Ah, the Academy Awards. Who doesn’t love the Oscars? And we’ll all be watching them, right, even if Seth McFarlane is hosting them. If we needed one (and we don’t) this would be a great excuse to look at some of the amazing places to eat in Atlanta that have served as a location in some popular movies in recent years.
To get the lowdown on locations, we talked to Carrie Sagel Burns and Patti Davis at Atlanta Movie Tours. They’ve been giving tours of filming locations in and around Atlanta for a year now, and they currently offer two options: the first, the Southern Movie Tour, is for movies in general. The second is the Big Zombie Tour, which visits locations used in the hugely popular AMC TV show, The Walking Dead.
If you ever wanted to see the Piggly Wiggly from Driving Miss Daisy, or check out the hotel where the Gone With the Wind cast stayed when the movie premiered (it’s The Georgian Terrace which is also home to Livingston Restaurant and Proof & Provision), or even take a look at where the original screen version of Hannibal Lecter (played by Brian Cox in Manhunter) was locked up, Atlanta Movie Tours is a great way to spend an afternoon. And coming this Christmas, AMT is launching an amazing new weekend experience around The Hunger Games: Catching Fire, which filmed in Atlanta in 2012, so keep your eyes on the site for that (and we’ll shout about it if you miss it).
So why is Atlanta such a popular location? How is it becoming known as Hollywood of the South? Well, a long warm summer certainly helps, and predictable weather patterns help, too. But we also have a great mix of urban, suburban, town, country, McMansions, high-rises, 100-year old working class houses, and enough small town-feeling neighborhoods that almost any kind of movie can be shot here. Atlanta can stand-in for almost any American city at street level, if you don’t look too closely.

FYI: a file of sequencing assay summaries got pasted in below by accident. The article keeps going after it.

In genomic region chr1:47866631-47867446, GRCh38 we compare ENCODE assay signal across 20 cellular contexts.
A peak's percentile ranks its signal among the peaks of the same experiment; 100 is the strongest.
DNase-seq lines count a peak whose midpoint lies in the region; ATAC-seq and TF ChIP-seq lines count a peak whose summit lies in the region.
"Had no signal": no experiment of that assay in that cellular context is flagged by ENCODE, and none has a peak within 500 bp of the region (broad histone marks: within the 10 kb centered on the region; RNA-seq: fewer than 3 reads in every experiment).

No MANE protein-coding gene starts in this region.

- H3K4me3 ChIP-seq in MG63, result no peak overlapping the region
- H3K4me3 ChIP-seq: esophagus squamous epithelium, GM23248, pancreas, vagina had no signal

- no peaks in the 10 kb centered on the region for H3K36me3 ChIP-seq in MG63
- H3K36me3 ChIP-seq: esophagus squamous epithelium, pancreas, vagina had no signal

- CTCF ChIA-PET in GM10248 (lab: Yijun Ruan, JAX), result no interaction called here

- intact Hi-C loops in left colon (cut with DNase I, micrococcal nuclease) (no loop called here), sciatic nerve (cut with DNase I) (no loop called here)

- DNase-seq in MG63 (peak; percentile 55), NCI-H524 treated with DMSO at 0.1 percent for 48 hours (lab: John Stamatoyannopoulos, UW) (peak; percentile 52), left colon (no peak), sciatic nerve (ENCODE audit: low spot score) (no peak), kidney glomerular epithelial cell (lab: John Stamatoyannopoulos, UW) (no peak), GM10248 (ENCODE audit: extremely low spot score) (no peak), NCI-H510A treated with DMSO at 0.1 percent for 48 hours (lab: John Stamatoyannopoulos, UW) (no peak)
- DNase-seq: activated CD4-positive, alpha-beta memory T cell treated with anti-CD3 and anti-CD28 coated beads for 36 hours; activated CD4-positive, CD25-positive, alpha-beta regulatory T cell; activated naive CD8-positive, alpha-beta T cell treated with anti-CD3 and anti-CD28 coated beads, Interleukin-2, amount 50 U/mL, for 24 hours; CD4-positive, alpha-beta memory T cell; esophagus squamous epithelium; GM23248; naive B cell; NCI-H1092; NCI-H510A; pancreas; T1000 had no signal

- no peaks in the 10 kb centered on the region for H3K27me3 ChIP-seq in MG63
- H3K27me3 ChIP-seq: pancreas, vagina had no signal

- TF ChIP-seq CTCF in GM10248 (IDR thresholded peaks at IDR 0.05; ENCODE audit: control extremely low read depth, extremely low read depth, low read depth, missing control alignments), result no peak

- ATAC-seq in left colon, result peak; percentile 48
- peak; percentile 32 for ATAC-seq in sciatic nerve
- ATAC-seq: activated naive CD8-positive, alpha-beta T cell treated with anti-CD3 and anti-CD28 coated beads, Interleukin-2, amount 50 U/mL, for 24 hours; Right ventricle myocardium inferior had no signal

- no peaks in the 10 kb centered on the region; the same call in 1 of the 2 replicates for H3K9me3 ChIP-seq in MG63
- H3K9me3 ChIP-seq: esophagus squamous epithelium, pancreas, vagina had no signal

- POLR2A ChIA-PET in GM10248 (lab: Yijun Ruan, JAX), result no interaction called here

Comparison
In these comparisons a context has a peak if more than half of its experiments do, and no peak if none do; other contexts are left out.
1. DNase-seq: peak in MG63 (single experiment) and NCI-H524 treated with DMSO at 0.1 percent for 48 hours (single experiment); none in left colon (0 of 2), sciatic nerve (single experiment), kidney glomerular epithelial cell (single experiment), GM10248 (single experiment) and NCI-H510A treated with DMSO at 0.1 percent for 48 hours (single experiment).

Drip & Johnny’s Hideaway – Hall Pass
Two guys are given a one week “hall pass” by their wives in an attempt to cure their wandering eyes, which mostly wander in the direction of a local baristress, who works at Drip in Glenwood Park coffee shop. Later in the movie, the guys try their luck in the bar and club scene and head to Johnny’s Hideaway.
Homegrown – Trouble with the Curve
An aging Atlanta Braves scout heads to North Carolina for one last scouting trip, and his estranged daughter comes along, to rebuild their delicate relationship.If you’ve eaten at Homegrown, you’ll recognize the diner. If you haven’t, head down to Memorial Drive to scout out this major league breakfast spot.
The Shed at Glenwood – The Blind Side
Sandra Bullock won an Oscar for her role as an interior designer who fosters a runaway teen and guides him to a successful career as a football player. In a scene where Michael, the teenager, meets his brother, who is working in a restaurant, The Shed at Glenwood Park makes for a classy backdrop to a moving moment.
Ecco – The Change-Up
This well-meaning comedy fell flat at the box office. It’s about a family man and a ladies’ man who swap bodies, and neither is prepared for what living the other’s life involves. Ecco, in Midtown, is a perfectly elegant restaurant for a big date, and that’s how The Change-Up uses it.
Belly – What to Expect When You’re Expecting
A cast of famous faces star in this movie about the lives of five pregnant couples. In the movie, Katherine Heigl owns a bakery named Fraiche, but we know it as Belly: the place on the corner of Highland and St. Charles that serves up amazing sandwiches and bagels.
Gwinnett Diner – Wanderlust
Another comedy. Well, kind of. Paul Rudd’s New York company goes broke. Jennifer Aniston fails to sell her documentary to HBO, and so the couple heads to Atlanta to live with Rudd’s brother while they figure out what to do next. On the way, they run into Alan Alda’s hippie commune and decide to stay a while. As the movie heads towards the home straight, Diaz meets Alda at this Lawrenceville diner.
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